A pregnant teenager died in a suicide by asphyxiation at Connecticut’s psychiatric hospital for children just one day before she was supposed to be discharged and sent to a foster home, according to state Department of Children and Families officials on Tuesday.
The 16-year-old’s suicide late last Thursday night at the South Campus of the Albert J. Solnit Children’s Center in Middletown occurred despite staff checking on her at 15 minute intervals, which is required by the facility’s protocol, DCF officials said.
“As we continue to gather all the facts, there may be additional measures taken to improve the safety and treatment of the children,” DCF spokesman Gary Kleeblatt said. “That must be our top priority and focus.”
The teenager’s death has prompted inquires from DCF, the Department of Public Health, the Office of the Child Advocate, and the state police. The facility is operated by DCF.
“We initiated our child fatality review process … as soon as we learned of her and the baby’s death,” Associate Child Advocate Mickey Kramer said Tuesday, adding that this process will involve looking at records from multiple systems
“That is a facility that exists to serve the most complex kids in the system outside of an inpatient hospital,” Kramer said. “So obviously we want to ensure everyone is safe.”
DCF officials said there had not been any suicides at the facility prior to the teenager’s death. Officials said they are greatly concerned about the contagion effect it could have on other children at the center, and are offering counseling and support to all of the children who may have known the girl, as well as other patients at the facility.
The 16-year-old’s progress in her treatment meant she would have been discharged from a transitional program known as the Psychiatric Treatment Residential Facility (PRTF) and sent to a foster home one day later. She began treatment at the facility in February, 2018.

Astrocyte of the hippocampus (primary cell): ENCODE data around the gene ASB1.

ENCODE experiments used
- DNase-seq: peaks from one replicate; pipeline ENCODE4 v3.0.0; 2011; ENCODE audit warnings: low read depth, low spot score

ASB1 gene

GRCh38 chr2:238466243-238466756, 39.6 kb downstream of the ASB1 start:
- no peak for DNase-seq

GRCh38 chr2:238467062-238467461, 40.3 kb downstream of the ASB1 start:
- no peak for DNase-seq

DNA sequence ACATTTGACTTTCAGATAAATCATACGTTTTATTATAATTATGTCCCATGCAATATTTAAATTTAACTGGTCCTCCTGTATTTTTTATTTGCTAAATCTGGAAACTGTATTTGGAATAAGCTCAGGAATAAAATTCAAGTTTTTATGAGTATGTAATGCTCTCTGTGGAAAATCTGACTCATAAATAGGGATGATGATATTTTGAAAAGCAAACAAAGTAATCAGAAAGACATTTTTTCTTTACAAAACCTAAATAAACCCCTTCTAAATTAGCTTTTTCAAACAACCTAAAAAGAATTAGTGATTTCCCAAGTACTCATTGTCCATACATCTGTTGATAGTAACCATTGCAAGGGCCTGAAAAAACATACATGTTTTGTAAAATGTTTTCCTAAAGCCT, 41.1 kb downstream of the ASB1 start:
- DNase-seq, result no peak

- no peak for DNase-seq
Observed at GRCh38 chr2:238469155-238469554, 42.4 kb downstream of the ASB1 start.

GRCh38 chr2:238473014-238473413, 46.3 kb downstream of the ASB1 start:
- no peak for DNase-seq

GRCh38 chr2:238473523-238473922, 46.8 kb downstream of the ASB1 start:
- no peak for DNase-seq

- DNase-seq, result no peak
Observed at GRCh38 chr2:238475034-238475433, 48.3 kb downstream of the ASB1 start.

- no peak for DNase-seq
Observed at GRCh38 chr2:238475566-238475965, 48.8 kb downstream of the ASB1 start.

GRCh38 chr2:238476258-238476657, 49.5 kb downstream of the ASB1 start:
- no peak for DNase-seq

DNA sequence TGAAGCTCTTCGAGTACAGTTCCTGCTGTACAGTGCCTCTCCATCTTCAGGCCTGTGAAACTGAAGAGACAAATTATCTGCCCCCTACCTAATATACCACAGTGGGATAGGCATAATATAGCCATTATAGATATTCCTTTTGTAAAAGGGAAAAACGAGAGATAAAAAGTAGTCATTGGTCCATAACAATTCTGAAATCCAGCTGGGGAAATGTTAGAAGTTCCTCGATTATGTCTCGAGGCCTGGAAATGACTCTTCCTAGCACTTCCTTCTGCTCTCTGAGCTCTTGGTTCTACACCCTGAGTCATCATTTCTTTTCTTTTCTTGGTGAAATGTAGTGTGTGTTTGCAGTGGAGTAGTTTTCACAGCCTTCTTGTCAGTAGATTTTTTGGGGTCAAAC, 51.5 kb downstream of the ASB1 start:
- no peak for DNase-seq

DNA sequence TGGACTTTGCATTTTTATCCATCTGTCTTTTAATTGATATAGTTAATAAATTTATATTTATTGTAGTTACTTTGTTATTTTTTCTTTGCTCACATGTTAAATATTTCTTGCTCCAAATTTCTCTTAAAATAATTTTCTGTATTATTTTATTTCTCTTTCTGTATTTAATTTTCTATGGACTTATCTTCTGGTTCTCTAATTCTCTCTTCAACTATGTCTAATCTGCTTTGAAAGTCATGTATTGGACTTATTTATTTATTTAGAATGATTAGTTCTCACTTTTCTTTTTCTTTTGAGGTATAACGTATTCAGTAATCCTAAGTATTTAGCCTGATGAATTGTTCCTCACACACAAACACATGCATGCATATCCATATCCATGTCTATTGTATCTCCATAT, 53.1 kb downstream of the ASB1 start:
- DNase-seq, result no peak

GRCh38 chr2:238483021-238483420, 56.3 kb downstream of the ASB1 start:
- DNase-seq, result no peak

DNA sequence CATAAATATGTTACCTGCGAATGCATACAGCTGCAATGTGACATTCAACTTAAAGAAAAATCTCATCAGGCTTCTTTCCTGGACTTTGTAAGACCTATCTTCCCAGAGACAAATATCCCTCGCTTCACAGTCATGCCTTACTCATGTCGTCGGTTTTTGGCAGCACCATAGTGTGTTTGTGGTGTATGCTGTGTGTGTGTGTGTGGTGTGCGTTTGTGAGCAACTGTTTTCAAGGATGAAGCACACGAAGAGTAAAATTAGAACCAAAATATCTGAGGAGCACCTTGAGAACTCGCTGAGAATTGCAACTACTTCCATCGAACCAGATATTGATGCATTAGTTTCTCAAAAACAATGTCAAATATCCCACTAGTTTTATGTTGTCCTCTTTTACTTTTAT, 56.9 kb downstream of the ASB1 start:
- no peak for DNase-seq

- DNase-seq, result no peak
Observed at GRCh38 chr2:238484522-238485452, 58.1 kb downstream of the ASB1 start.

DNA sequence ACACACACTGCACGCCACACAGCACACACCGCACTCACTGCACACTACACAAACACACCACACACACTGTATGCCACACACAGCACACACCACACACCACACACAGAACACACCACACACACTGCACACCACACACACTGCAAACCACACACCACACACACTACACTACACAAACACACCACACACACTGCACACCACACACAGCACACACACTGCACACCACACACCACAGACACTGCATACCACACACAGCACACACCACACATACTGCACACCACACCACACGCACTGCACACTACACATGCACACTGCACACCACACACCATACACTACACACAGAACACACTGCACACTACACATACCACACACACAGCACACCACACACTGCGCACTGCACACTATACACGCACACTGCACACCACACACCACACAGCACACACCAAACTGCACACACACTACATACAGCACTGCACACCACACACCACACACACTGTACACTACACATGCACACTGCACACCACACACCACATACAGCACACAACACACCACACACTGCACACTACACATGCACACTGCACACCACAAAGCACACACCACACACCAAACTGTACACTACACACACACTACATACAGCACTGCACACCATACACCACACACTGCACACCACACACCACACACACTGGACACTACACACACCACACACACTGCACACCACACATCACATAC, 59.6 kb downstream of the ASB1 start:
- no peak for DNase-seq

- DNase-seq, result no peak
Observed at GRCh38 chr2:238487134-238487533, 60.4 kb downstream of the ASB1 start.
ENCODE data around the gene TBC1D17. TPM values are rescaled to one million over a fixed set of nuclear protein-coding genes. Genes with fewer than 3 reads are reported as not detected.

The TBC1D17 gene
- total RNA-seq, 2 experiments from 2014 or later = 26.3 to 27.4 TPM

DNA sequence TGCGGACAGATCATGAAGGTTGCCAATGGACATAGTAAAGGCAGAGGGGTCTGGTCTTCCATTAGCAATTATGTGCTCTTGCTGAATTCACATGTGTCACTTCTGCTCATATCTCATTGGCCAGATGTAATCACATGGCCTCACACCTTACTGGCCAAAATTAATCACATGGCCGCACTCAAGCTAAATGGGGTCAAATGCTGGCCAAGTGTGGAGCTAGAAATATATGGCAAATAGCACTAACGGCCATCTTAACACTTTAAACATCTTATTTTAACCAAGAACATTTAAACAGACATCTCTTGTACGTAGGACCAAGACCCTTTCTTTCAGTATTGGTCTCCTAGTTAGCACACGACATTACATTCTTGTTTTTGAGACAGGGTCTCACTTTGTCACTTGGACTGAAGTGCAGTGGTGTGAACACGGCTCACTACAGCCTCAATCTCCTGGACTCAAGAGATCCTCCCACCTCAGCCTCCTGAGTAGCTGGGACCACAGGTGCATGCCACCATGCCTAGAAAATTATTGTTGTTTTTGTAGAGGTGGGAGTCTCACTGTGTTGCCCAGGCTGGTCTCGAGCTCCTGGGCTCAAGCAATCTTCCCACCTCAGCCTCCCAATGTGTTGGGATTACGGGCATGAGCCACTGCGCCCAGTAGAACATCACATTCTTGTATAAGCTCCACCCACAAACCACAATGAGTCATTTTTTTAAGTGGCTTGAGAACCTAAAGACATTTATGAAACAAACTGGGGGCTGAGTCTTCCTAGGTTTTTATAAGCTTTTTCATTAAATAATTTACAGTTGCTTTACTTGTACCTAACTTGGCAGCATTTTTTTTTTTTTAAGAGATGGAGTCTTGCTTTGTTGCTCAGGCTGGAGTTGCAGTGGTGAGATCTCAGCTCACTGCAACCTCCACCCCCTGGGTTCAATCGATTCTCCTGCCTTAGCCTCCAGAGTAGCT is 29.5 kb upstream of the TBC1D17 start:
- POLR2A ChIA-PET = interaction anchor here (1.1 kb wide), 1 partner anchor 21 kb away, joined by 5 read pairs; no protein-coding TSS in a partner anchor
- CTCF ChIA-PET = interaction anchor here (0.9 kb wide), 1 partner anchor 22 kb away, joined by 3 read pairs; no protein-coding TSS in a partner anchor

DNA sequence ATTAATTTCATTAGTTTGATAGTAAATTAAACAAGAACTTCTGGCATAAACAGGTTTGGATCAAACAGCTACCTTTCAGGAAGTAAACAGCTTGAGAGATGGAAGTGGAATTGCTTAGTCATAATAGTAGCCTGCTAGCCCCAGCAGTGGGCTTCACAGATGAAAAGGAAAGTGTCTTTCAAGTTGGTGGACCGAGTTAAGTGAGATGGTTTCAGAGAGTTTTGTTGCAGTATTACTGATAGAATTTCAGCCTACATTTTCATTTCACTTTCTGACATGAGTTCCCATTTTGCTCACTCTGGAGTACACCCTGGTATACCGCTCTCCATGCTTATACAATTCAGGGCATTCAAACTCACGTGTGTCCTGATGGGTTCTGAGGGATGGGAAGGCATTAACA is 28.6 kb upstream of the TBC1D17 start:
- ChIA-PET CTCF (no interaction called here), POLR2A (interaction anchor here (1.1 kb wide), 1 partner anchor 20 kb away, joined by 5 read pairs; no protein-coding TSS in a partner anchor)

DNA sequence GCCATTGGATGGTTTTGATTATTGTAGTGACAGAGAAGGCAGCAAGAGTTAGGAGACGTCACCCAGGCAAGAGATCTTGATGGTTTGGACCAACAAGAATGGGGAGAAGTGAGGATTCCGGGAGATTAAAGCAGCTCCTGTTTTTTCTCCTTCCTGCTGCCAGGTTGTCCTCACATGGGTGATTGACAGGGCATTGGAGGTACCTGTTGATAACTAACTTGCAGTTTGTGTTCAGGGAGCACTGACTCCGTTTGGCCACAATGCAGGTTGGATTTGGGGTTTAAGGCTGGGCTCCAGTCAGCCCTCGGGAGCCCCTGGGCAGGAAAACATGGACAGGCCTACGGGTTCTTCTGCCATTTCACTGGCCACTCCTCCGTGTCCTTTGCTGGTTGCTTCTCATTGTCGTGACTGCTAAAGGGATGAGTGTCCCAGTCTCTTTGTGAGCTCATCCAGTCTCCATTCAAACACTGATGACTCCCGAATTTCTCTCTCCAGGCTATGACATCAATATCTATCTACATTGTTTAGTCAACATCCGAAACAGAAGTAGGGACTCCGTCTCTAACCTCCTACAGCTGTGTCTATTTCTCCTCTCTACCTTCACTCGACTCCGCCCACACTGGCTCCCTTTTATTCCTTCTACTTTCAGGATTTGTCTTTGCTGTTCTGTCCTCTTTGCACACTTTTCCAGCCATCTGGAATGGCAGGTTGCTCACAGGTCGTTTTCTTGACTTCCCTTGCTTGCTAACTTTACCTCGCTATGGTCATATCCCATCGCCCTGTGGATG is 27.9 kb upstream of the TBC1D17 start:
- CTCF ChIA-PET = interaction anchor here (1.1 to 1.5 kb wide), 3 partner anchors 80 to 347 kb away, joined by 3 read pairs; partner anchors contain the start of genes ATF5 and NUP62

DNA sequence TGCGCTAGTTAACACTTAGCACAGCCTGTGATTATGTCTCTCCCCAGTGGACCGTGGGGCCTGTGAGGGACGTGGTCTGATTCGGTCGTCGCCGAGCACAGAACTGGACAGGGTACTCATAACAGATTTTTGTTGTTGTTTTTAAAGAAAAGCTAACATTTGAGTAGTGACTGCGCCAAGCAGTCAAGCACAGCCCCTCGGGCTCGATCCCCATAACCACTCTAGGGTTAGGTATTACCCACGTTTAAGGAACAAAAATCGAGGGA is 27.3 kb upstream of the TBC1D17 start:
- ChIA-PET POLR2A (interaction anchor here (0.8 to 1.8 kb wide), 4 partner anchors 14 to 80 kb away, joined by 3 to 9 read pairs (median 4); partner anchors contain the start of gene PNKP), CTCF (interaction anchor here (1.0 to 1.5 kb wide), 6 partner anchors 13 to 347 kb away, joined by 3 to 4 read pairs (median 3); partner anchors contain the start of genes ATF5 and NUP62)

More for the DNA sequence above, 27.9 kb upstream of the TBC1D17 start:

DCF officials said that, based on what the department knows at this point in its investigation, the teenager displayed no previous expressions of intent to harm herself, and there were no self-injuries or warnings indicating she would take her own life.
The department said that although its internal review is ongoing, there is no indication at this point that any facility staff failed to do their jobs appropriately.
DCF said it has already taken measures to improve how it responds to and prevents suicide attempts, including placing medical equipment like oxygen tanks and suction devices directly on each unit at the hospital and the PRTF.
On Tuesday, it changed its procedure to include a random check of all youth in addition to its 15-minute observation schedule. Cameras will also be placed in the hospital halls and PRTF units to improve monitoring of children at the facility.
The psychiatric facility updated its suicide prevention and medical assessment plans three months ago, following a public health inspection that identified issues with the facility’s handling of two suicide attempts. DPH inspectors found “serious deficiencies” in the facility that placed residents in “immediate jeopardy,” according to an April 9 report.
During the March 23 inspection, the DPH’s Facility and Licensing Investigations Division found gaps in the hospital’s medical treatment for injuries and the education and training of its staff, the survey said.
Specifically, the inspection scrutinized staff members’ supervision of two suicidal residents. On one occasion, the public health inspectors said that the staff “failed to provide an appropriate level of supervision” to a resident who attempted to overdose on medications.
Inspectors also found that, in its handling of another patient who attempted suicide by wrapping scarves around the patient’s neck, the psychiatric hospital did not meet the requirement that states “a resident will be transferred from the facility to a hospital and admitted in a timely manner when a transfer is medically necessary for medical care or acute psychiatric care.” Instead, according to the DPH report, staff members and supervisors cut the scarves loose with scissors and decided that the resident did not need to be transferred.
The facility submitted a plan of correction shortly after it was notified of the inspection results. That plan included increased training for staff on suicide prevention and updated medical assessment and treatment procedures, among other adjustments. The plan was approved by the DPH Facility Licensing & Investigation Division, and the “immediate jeopardy” status was lifted April 13.
DCF officials said Tuesday that the prior DPH findings are not relevant to this tragedy, considering that all of the issues DPH identified in March were addressed well before this death and none were present on Thursday.
“This shows how hard it can be to prevent suicides,” the department said. “Despite addressing concerns raised in the context of prior attempts by other youth, none of those factors were present in the young woman’s death.”